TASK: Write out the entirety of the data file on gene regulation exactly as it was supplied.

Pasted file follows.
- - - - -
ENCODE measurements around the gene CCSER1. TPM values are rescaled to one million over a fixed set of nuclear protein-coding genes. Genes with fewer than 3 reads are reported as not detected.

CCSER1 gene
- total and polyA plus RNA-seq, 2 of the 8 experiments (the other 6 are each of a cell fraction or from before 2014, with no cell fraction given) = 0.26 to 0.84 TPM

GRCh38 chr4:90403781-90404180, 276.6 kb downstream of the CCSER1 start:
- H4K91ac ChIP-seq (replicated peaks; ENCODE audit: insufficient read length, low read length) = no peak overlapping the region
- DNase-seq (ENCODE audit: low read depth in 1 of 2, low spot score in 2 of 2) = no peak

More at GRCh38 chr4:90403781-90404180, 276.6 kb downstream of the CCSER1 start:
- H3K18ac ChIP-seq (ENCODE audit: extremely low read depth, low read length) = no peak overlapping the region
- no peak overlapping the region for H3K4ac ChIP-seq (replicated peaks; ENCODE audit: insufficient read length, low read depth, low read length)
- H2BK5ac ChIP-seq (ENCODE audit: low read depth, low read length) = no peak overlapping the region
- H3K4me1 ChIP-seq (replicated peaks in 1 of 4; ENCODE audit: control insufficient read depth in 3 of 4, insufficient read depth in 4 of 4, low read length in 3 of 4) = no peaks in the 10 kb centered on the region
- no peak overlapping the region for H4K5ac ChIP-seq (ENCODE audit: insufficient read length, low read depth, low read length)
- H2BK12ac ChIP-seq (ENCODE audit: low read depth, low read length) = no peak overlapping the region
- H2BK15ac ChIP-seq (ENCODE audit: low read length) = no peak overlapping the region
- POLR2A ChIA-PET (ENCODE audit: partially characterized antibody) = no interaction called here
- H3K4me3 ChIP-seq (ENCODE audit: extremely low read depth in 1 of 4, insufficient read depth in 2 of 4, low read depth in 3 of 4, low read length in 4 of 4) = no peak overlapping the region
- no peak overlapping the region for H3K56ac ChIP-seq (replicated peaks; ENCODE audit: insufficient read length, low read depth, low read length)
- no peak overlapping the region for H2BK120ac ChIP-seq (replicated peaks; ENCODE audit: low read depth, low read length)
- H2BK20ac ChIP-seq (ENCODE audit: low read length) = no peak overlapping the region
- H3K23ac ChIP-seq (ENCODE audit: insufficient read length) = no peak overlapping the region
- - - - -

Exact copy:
ENCODE measurements around the gene CCSER1. TPM values are rescaled to one million over a fixed set of nuclear protein-coding genes. Genes with fewer than 3 reads are reported as not detected.

CCSER1 gene
- total and polyA plus RNA-seq, 2 of the 8 experiments (the other 6 are each of a cell fraction or from before 2014, with no cell fraction given) = 0.26 to 0.84 TPM

GRCh38 chr4:90403781-90404180, 276.6 kb downstream of the CCSER1 start:
- H4K91ac ChIP-seq (replicated peaks; ENCODE audit: insufficient read length, low read length) = no peak overlapping the region
- DNase-seq (ENCODE audit: low read depth in 1 of 2, low spot score in 2 of 2) = no peak

More at GRCh38 chr4:90403781-90404180, 276.6 kb downstream of the CCSER1 start:
- H3K18ac ChIP-seq (ENCODE audit: extremely low read depth, low read length) = no peak overlapping the region
- no peak overlapping the region for H3K4ac ChIP-seq (replicated peaks; ENCODE audit: insufficient read length, low read depth, low read length)
- H2BK5ac ChIP-seq (ENCODE audit: low read depth, low read length) = no peak overlapping the region
- H3K4me1 ChIP-seq (replicated peaks in 1 of 4; ENCODE audit: control insufficient read depth in 3 of 4, insufficient read depth in 4 of 4, low read length in 3 of 4) = no peaks in the 10 kb centered on the region
- no peak overlapping the region for H4K5ac ChIP-seq (ENCODE audit: insufficient read length, low read depth, low read length)
- H2BK12ac ChIP-seq (ENCODE audit: low read depth, low read length) = no peak overlapping the region
- H2BK15ac ChIP-seq (ENCODE audit: low read length) = no peak overlapping the region
- POLR2A ChIA-PET (ENCODE audit: partially characterized antibody) = no interaction called here
- H3K4me3 ChIP-seq (ENCODE audit: extremely low read depth in 1 of 4, insufficient read depth in 2 of 4, low read depth in 3 of 4, low read length in 4 of 4) = no peak overlapping the region
- no peak overlapping the region for H3K56ac ChIP-seq (replicated peaks; ENCODE audit: insufficient read length, low read depth, low read length)
- no peak overlapping the region for H2BK120ac ChIP-seq (replicated peaks; ENCODE audit: low read depth, low read length)
- H2BK20ac ChIP-seq (ENCODE audit: low read length) = no peak overlapping the region
- H3K23ac ChIP-seq (ENCODE audit: insufficient read length) = no peak overlapping the region